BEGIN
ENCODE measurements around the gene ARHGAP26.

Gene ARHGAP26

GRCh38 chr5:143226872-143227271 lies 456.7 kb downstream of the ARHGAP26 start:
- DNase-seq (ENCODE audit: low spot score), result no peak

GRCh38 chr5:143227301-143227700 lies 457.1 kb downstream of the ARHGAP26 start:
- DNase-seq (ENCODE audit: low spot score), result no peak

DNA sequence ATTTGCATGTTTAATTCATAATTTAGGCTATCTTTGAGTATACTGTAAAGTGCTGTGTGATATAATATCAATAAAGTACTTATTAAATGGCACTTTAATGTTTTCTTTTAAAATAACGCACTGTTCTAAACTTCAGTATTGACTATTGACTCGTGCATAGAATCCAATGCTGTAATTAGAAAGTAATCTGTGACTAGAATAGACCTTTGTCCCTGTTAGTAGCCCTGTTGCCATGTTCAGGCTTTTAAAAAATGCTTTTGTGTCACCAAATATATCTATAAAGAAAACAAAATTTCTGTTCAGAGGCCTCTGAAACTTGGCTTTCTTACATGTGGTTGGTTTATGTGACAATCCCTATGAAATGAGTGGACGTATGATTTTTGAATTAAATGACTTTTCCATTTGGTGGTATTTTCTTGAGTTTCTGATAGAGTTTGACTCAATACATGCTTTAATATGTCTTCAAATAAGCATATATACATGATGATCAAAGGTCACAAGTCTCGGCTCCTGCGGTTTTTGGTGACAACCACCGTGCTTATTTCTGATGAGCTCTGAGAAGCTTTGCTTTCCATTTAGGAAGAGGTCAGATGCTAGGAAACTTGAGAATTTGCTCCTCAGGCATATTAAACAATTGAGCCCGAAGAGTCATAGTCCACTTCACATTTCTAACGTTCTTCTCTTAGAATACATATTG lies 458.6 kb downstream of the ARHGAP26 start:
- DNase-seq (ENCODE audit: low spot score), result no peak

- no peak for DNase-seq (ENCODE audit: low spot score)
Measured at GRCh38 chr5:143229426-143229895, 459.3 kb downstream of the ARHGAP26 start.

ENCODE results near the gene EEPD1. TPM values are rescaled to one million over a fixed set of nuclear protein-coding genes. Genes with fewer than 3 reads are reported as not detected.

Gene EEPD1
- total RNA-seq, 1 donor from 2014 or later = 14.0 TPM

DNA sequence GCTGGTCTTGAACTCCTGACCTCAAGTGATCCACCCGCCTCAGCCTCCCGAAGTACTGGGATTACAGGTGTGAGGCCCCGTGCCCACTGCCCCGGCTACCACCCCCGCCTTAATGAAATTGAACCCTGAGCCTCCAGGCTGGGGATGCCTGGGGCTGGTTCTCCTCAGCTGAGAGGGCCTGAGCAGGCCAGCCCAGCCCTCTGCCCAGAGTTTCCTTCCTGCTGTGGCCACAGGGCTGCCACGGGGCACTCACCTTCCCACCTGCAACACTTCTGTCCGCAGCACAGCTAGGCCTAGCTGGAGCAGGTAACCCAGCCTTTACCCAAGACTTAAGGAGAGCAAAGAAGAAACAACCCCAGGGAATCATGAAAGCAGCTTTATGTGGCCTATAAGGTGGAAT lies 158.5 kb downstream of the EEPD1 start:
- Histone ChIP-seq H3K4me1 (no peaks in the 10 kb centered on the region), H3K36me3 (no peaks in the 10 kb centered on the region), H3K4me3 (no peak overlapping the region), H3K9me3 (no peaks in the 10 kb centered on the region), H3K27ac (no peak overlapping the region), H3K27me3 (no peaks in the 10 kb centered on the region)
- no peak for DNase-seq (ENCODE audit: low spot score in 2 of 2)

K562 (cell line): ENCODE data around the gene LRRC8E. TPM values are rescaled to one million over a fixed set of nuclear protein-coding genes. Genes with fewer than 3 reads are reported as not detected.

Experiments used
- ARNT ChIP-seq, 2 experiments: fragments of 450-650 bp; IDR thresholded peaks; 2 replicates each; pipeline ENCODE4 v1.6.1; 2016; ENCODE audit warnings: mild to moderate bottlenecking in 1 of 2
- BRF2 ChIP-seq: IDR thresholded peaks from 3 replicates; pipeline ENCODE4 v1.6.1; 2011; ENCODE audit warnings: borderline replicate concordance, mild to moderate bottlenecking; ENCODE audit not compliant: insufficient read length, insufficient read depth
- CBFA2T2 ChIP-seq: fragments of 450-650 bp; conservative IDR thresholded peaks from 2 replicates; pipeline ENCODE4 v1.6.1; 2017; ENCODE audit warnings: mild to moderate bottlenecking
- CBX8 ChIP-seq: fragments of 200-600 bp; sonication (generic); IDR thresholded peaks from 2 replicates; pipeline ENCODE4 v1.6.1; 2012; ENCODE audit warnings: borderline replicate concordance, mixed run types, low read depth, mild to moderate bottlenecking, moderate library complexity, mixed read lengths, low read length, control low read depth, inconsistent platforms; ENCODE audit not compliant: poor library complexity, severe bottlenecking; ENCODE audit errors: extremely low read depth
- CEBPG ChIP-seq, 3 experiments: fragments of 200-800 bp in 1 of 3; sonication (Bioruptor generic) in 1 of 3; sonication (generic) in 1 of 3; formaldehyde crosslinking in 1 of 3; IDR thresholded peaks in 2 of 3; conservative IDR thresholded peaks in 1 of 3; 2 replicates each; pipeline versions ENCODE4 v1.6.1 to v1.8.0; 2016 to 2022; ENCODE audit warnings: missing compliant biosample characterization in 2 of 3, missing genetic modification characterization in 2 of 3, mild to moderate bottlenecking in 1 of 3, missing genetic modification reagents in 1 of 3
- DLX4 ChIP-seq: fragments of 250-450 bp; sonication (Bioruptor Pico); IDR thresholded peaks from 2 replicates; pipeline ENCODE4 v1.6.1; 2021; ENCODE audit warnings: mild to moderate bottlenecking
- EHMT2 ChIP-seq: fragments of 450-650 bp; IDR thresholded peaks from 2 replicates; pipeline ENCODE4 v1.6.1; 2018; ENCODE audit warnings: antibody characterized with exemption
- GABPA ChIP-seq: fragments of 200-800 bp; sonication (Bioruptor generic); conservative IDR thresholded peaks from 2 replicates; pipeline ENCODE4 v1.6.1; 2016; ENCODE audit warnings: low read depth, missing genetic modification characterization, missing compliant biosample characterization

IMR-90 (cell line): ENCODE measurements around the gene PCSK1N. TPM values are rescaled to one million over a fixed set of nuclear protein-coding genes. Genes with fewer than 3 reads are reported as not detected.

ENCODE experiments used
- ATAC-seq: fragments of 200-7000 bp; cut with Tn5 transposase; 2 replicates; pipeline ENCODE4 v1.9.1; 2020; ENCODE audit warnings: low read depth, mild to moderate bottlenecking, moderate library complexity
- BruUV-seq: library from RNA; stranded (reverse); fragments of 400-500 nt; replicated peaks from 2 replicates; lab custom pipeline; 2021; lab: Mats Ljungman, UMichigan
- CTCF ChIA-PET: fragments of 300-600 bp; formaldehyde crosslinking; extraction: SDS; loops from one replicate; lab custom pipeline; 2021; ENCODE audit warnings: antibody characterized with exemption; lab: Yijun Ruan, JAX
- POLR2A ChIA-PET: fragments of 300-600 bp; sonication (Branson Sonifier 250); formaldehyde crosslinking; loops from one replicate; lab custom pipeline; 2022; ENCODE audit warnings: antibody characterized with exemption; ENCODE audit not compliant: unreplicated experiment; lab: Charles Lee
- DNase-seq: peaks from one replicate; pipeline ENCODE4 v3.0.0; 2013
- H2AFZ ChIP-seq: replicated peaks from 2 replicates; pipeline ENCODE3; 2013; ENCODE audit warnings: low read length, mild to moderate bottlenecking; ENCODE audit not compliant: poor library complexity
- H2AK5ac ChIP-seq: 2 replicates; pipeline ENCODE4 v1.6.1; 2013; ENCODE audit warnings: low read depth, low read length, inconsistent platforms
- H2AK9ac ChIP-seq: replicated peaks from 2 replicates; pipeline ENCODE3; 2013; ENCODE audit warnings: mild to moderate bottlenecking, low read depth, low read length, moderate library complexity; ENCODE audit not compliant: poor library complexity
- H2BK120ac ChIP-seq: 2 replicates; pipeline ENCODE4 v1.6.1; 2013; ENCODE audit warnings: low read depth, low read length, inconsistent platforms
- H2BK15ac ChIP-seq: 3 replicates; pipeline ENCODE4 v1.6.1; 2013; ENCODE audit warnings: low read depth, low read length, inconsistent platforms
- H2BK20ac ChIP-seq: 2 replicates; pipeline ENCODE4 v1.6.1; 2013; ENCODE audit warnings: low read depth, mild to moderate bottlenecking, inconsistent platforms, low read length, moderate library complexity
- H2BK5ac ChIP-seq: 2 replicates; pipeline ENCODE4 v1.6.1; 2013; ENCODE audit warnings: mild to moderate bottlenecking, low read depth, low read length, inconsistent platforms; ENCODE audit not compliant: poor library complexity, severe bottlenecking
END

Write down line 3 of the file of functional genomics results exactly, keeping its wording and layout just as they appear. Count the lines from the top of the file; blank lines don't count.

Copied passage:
GRCh38 chr5:143226872-143227271 lies 456.7 kb downstream of the ARHGAP26 start: